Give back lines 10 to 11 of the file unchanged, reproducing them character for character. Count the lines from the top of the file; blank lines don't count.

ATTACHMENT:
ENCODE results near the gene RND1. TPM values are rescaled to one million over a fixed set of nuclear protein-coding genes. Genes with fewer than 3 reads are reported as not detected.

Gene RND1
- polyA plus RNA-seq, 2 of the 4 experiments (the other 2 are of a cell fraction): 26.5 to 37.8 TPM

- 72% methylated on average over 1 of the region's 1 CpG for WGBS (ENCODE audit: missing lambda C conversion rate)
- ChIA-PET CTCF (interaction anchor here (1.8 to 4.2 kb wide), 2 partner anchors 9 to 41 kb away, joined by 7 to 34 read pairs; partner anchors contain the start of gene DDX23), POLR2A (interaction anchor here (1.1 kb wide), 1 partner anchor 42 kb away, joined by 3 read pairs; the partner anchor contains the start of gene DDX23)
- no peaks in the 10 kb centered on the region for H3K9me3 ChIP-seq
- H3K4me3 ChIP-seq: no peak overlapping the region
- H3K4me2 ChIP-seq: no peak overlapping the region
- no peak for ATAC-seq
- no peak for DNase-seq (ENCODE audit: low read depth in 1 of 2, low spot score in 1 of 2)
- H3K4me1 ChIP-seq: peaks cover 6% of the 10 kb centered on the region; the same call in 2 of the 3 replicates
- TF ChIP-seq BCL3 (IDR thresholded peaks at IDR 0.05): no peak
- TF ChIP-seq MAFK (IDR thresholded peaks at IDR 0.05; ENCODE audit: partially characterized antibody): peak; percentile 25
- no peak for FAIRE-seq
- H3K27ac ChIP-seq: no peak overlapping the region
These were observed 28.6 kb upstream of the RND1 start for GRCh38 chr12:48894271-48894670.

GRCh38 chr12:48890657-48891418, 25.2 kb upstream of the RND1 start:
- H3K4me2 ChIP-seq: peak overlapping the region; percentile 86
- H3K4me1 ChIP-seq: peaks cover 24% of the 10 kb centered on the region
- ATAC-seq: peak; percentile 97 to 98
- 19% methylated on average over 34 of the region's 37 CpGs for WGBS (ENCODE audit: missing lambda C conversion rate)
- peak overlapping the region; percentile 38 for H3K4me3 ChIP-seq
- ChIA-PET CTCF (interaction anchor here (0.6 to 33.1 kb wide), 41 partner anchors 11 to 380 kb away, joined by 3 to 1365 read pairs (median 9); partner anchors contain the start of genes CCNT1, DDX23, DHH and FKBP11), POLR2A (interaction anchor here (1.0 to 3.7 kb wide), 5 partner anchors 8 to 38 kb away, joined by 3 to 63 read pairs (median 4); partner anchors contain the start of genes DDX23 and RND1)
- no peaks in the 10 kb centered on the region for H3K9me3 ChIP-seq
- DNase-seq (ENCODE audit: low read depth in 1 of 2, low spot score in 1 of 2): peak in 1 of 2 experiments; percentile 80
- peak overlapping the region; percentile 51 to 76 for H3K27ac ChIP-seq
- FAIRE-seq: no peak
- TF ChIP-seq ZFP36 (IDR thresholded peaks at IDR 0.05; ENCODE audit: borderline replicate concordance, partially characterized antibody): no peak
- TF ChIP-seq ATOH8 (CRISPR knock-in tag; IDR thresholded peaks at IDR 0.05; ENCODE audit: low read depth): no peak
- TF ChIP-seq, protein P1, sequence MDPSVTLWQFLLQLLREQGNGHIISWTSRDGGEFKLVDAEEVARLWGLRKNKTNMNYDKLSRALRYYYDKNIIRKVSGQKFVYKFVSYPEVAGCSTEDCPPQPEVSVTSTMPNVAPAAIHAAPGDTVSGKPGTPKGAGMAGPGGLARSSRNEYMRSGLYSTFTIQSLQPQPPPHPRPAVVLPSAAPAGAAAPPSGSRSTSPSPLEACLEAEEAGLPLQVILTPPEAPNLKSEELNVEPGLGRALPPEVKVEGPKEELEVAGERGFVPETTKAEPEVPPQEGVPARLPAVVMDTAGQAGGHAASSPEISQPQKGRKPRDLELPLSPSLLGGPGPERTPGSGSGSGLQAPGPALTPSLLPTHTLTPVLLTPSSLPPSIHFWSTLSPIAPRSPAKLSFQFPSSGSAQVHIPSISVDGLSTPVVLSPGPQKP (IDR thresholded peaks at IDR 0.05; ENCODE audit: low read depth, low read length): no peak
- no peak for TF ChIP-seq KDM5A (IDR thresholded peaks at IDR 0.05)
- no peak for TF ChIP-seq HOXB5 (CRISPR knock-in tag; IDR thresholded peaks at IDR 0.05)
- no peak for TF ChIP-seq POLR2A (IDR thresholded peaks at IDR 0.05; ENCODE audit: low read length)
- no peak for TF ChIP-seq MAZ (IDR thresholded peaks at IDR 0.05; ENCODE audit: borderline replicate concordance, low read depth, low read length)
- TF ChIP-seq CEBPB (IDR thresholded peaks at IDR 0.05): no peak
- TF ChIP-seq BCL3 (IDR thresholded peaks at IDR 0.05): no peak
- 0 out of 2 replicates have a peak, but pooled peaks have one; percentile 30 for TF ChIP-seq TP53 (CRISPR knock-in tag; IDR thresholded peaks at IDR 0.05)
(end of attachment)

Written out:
- no peak for DNase-seq (ENCODE audit: low read depth in 1 of 2, low spot score in 1 of 2)
- H3K4me1 ChIP-seq: peaks cover 6% of the 10 kb centered on the region; the same call in 2 of the 3 replicates